The cloning and expression of GFP gene has given the important information of fluorophore synthesis in protein (Schwartz and Patterson 2006).The wild type GFP folds very slowly to attain active fluorescent state(mature chromophore) (Margolin 2000).The synthesis of fluorophore in GFP protein is an autocatalytic process. Mutagenesis of GFP tells that G67 is required for the fluorophore formation. The core fluorophore from Renilla reniformis is identical to A.victoria. It shows an excitation of 498nm (Yang et al 1996).

With the help of Mutagenesis variants of GFP were created, one of the point mutation was S65T which increased the speed of fluorophore formation. The other mutations Ala206-lys206, leu221-lys221, phe223-arg223 helped to overcome GFP dimerization (Schwartz and Patterson 2006).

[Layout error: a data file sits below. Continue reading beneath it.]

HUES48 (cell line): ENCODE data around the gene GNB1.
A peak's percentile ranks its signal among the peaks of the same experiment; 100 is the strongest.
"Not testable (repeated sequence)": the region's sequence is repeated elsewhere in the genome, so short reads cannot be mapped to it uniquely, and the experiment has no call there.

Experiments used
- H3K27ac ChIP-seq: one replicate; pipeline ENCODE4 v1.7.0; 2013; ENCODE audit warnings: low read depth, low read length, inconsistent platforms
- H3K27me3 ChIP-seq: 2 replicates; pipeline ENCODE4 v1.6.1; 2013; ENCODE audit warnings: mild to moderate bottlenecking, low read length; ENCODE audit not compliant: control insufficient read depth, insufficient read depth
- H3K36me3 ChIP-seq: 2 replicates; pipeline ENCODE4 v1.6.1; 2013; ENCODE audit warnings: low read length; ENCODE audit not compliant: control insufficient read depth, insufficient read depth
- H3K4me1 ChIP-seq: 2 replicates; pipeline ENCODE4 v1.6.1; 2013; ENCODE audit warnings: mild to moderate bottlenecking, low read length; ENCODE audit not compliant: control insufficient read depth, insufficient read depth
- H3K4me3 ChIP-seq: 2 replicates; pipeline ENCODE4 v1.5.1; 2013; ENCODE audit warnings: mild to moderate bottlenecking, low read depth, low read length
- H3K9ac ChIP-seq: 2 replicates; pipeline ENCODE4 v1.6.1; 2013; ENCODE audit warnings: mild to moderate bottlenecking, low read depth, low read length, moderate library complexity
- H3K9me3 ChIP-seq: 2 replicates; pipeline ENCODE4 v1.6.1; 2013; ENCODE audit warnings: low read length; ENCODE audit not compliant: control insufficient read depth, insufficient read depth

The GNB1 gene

There are 7 distinct classes of GFP variants based on chromophore component which acts on different absorbance and emission spectra (Tsien 1998).The Enhanced GFP (EGFP) variant has S65T mutation (improves fluorophore formation and brightness), phe64-leu64 (pacifies sensitivity to temperature), and codon optimization (expression in mammalian cells), which makes it a useful protein tag (Schwartz and Patterson 2006).

Figure 1. The above graph shows the absorbance and emission peaks of wtGFP and EGFP. The blue circles depict the major & minor absorbance peaks of wtGFP and green circles show the single emission peak of wtGFP. The blue and green squares show the absorbance and emission peak of EGFP respectively (Schwartz and Patterson 2006).

There is a progress in the development of cyan and yellow shifted mutants (CFP and YFP) from A. victoria, which are pH sensitive and mature faster than wild type (Chudakov et al 2005). Cerulean is a bright CFP developed by Rizzo et al to use it in FRET based sensors for glucokinase activation (2004).